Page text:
Elastic Observability 8.2 offers granular control over data collection and storage

Elastic announced new features and enhancements in the Elastic Observability solution to support modern cloud-native environments, including smarter queue-based sampling for application performance monitoring (APM) and improved visibility into cloud services AWS.

Eliminate Blind Spots with Elastic Tail Based Sampling

Tail-based sampling can help DevOps and Site Reliability Engineering (SRE) teams eliminate application performance blind spots by providing finer-grained control over trace sampling conditions in multi-tasking systems. high volume with millions of transactions.

While common head-based sampling that applies a fixed-rate methodology can be effective in low-volume application server environments, tail-based sampling is better suited for more complex cloud-native applications. With elastic tail-based sampling, the decision to retain or discard a sample is made after a trace has been made and observed. Therefore, tail-based sampling can help customers maximize visibility and reduce their data storage costs by capturing only the most critical transactions.

“As more organizations adopt cloud-native technologies and microservices-based architectures, troubleshooting applications becomes increasingly complex,” said Alvaro Lobato, vice president, Observability, Elastic. “We designed elastic tail-based sampling to help customers avoid the trade-off between complete application visibility and cost. Therefore, Elastic Observability provides maximum visibility while allowing the kind of granular control needed when working in complex cloud-native environments. ”

Additionally, elastic tail-based sampling allows DevOps and SRE teams to easily adjust sampling rates to better understand application performance by evaluating each trace against a set of rules or policies and the results. transactions. The resulting APM insights can accelerate root cause analysis for faster time to resolution.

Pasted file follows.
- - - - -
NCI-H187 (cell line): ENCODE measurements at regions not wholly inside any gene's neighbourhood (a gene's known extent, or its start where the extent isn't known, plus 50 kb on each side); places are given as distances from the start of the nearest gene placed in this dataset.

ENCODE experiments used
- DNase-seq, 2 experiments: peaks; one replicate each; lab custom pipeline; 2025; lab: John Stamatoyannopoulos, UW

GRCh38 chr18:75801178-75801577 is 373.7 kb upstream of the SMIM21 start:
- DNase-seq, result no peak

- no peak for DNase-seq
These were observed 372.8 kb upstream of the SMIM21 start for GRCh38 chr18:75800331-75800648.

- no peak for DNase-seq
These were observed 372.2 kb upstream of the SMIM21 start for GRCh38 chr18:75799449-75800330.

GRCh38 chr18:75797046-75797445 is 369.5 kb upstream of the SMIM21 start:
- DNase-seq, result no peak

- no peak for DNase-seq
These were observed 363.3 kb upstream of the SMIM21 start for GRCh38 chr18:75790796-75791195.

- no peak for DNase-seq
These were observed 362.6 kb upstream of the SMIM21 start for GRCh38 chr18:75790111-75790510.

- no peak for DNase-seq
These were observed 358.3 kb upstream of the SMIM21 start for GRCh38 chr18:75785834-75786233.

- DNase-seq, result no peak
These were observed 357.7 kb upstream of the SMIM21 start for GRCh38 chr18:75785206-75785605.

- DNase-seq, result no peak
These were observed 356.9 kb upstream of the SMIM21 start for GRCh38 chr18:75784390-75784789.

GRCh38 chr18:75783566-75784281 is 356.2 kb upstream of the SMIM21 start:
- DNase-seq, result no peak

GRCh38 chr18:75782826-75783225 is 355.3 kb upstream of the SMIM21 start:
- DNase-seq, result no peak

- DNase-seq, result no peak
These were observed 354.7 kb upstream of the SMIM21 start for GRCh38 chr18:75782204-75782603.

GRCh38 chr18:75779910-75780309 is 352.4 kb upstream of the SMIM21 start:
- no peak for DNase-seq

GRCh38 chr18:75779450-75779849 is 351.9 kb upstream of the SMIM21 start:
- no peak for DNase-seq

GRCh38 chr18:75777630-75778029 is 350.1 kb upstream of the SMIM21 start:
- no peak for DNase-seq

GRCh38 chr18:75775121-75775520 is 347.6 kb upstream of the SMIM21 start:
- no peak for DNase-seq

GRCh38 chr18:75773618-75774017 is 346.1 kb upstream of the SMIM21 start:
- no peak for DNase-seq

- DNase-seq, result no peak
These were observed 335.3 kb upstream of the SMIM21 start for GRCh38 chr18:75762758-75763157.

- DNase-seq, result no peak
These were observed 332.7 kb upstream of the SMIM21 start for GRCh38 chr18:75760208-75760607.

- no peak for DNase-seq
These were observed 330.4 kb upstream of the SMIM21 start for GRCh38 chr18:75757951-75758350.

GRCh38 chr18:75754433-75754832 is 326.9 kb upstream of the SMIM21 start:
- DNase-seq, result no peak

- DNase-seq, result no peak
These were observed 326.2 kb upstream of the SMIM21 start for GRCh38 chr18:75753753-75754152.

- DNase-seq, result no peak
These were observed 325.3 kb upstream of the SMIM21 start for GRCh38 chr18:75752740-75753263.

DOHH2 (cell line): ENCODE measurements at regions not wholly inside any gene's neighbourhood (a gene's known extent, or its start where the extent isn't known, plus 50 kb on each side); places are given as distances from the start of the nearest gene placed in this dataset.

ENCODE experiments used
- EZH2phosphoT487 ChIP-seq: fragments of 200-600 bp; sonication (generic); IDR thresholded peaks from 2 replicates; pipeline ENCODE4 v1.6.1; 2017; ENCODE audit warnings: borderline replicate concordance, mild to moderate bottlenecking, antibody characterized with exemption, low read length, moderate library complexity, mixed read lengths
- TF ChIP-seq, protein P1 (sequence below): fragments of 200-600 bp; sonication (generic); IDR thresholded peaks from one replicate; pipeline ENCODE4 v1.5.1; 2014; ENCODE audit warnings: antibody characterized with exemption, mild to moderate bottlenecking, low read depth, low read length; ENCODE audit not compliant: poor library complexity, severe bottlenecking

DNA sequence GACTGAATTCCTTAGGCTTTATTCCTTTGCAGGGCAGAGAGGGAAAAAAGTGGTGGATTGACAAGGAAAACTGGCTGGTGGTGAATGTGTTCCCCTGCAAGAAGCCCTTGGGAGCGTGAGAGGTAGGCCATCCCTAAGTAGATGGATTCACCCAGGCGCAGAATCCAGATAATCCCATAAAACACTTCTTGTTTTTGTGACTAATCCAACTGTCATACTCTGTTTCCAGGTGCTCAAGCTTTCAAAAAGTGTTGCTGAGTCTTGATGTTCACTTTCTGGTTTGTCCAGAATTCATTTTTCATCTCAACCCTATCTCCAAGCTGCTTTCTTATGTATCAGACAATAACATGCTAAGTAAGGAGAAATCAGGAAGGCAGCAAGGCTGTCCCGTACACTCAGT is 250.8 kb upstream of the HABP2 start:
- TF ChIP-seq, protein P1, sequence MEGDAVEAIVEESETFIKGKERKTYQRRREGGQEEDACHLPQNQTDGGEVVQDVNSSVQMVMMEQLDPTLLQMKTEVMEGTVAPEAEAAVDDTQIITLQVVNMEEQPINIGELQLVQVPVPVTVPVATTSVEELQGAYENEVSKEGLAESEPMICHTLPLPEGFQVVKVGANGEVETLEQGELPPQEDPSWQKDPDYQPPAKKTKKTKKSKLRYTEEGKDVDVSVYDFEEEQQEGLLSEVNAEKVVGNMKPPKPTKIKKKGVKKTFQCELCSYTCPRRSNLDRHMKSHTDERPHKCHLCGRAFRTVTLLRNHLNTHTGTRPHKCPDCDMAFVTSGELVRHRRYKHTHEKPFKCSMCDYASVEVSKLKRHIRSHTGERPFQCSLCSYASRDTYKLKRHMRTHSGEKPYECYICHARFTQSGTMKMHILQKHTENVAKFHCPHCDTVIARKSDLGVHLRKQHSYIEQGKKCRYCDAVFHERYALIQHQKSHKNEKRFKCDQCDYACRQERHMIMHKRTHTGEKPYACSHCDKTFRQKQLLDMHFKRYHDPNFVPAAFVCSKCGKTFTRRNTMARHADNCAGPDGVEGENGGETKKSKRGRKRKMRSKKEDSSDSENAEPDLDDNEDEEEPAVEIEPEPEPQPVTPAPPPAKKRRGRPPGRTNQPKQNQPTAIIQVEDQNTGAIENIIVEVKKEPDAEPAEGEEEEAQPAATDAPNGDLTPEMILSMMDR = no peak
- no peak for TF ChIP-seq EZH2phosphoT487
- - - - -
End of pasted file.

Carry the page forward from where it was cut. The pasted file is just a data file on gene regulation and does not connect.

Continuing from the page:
Improved visibility and faster troubleshooting on AWS cloud services

Now generally available, the ability to natively collect serverless traces from AWS Lambda functions gives customers detailed end-to-end visibility into distributed transactions to speed up troubleshooting. Development teams can collect serverless application traces from Lambda functions written in Node.js, Python, and Java with a new AWS Lambda APM agent. Elastic also supports native cloud monitoring with the ability to collect Lambda traces via OpenTelemetry (Java and Python only).

“We are excited to start using Elastic’s AWS Lambda APM agent for our cloud-native applications,” said Jose Navarro, software engineer at Accolade, a healthcare company. “Our team at Accolade particularly appreciates the ability to see if a particular Lambda function invocation involved a cold start directly in the trace waterfall graph. The availability of Lambda-specific metrics, such as cold start rate, at the service and transaction group level is also very helpful. »

Additionally, customers can now ingest custom logs from Amazon S3 and CloudWatch into Elasticsearch and optionally configure index patterns, ingest pipelines, and output specifications. And, with Elastic 8.2, Elastic Serverless Forwarder now supports CloudWatch, Kinesis Data Streams, and SQS direct as additional input sources for log ingestion.

These enhancements provide customers with greater flexibility by providing acquisition options that meet their existing operating procedures and architectural preferences.

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